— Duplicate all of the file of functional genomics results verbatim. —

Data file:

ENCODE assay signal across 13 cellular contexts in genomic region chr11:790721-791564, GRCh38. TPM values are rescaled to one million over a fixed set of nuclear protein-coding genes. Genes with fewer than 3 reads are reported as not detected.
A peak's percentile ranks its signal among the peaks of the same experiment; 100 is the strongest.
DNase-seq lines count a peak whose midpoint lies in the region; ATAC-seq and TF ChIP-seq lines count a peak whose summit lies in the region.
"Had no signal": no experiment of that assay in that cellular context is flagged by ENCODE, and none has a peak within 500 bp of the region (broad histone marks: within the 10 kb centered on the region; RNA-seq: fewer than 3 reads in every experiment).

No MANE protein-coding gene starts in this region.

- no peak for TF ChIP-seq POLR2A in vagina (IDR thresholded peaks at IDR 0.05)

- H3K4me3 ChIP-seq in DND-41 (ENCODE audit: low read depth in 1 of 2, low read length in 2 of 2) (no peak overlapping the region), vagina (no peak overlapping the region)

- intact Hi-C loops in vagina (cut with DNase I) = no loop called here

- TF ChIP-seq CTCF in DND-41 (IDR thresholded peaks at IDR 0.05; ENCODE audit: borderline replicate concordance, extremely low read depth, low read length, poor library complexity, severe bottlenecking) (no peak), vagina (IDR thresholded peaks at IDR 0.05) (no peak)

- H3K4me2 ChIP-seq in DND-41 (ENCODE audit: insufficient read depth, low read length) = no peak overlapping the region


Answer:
ENCODE assay signal across 13 cellular contexts in genomic region chr11:790721-791564, GRCh38. TPM values are rescaled to one million over a fixed set of nuclear protein-coding genes. Genes with fewer than 3 reads are reported as not detected.
A peak's percentile ranks its signal among the peaks of the same experiment; 100 is the strongest.
DNase-seq lines count a peak whose midpoint lies in the region; ATAC-seq and TF ChIP-seq lines count a peak whose summit lies in the region.
"Had no signal": no experiment of that assay in that cellular context is flagged by ENCODE, and none has a peak within 500 bp of the region (broad histone marks: within the 10 kb centered on the region; RNA-seq: fewer than 3 reads in every experiment).

No MANE protein-coding gene starts in this region.

- no peak for TF ChIP-seq POLR2A in vagina (IDR thresholded peaks at IDR 0.05)

- H3K4me3 ChIP-seq in DND-41 (ENCODE audit: low read depth in 1 of 2, low read length in 2 of 2) (no peak overlapping the region), vagina (no peak overlapping the region)

- intact Hi-C loops in vagina (cut with DNase I) = no loop called here

- TF ChIP-seq CTCF in DND-41 (IDR thresholded peaks at IDR 0.05; ENCODE audit: borderline replicate concordance, extremely low read depth, low read length, poor library complexity, severe bottlenecking) (no peak), vagina (IDR thresholded peaks at IDR 0.05) (no peak)

- H3K4me2 ChIP-seq in DND-41 (ENCODE audit: insufficient read depth, low read length) = no peak overlapping the region